• We reduce the local and global environmental impact of our consumption and production; and
  • Our public services are high quality, continually improving, efficient and responsive to local people’s needs;

The National Indicators that the STPR will have a key role in contributing towards are:

  • Reducing the proportion of driver journeys delayed due to traffic congestion;
  • Increasing the proportion of journeys to work made by public or active transport;
  • Improving people’s perceptions of the quality of public services delivered; and
  • Reducing overall ecological footprint.

1.2.2 National Transport Strategy

The National Transport Strategy (NTS)1, along with its associated documents for rail, bus and freight, was published in 2006. The three key strategic outcomes of the NTS were subsequently endorsed by the new Scottish Government and are aligned to the Government’s Purpose. The three key strategic outcomes for transport are:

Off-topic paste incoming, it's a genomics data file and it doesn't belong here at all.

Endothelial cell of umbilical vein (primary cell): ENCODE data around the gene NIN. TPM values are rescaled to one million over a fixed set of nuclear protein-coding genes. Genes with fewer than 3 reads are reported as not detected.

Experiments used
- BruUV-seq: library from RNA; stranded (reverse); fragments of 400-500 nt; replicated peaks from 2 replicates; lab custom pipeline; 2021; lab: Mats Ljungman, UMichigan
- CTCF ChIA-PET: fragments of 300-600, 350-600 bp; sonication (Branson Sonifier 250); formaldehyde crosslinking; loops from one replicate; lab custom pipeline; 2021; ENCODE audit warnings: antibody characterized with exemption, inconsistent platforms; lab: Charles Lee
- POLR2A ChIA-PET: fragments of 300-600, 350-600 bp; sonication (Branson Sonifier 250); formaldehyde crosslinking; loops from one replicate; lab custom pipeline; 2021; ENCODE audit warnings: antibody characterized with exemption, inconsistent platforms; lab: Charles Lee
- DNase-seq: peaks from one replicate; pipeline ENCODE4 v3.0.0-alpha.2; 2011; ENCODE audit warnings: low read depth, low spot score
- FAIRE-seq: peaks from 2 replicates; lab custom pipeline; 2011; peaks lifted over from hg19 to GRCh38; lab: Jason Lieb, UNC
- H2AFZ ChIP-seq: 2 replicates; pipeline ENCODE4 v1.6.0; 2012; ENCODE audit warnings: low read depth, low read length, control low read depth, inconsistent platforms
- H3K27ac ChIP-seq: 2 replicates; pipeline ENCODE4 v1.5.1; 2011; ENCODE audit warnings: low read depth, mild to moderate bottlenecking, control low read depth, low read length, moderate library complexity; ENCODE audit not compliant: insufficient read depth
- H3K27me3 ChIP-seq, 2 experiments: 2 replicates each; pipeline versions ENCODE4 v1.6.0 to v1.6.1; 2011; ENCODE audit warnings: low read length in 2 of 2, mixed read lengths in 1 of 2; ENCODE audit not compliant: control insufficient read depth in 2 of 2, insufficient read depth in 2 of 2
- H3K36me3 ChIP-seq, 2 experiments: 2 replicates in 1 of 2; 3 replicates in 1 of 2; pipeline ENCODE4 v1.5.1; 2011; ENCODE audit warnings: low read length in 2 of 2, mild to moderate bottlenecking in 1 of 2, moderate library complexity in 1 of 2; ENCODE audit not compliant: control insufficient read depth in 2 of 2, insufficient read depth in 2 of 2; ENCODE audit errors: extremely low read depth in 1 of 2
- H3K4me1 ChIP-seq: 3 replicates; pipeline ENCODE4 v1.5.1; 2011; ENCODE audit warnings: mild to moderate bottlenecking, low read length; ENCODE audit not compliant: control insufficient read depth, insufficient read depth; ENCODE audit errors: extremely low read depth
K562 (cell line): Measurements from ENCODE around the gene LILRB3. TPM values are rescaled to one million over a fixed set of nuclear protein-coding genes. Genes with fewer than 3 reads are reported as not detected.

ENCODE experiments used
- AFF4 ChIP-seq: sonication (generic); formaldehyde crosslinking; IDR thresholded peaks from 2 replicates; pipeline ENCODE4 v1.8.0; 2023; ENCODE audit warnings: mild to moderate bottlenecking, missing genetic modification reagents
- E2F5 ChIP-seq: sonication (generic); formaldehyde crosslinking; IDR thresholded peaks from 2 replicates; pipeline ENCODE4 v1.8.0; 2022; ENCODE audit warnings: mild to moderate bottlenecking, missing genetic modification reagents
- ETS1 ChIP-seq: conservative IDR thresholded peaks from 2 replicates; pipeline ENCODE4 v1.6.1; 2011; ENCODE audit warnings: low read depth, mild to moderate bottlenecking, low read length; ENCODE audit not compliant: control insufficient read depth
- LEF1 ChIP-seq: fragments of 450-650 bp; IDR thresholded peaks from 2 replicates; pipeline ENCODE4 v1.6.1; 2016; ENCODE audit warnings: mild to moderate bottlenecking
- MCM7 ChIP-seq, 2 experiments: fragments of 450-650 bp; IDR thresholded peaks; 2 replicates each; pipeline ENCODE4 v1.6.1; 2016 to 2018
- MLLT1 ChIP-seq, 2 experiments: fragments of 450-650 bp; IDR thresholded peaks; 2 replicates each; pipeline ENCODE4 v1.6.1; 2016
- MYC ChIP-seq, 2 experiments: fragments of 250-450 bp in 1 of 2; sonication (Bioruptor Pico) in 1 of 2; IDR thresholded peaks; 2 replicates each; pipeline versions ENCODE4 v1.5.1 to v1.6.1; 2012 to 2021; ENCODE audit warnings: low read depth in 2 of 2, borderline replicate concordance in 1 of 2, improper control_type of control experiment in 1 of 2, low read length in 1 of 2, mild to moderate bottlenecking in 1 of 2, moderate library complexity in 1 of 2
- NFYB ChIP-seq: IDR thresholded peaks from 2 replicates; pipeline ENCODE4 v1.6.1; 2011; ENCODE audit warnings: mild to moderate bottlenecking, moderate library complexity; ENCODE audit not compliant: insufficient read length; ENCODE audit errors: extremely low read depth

• Improve journey times and connections, to tackle congestion and the lack of integration and connections in transport;
  • Reduce emissions, to tackle the issues of climate change, air quality and health improvement; and
  • Improve quality, accessibility and affordability, to give people a choice of public transport, where availability means better quality transport services and value for money or an alternative to the car.

1.2.3 National Planning Framework

The first National Planning Framework (NPF) for Scotland (2004) set out a strategy for Scotland’s development to 2025, providing a national context for development plans and planning decisions and helping to inform the wider programmes of government, public agencies and local authorities. The Planning etc. (Scotland) Act 2006 places subsequent NPFs on a statutory footing.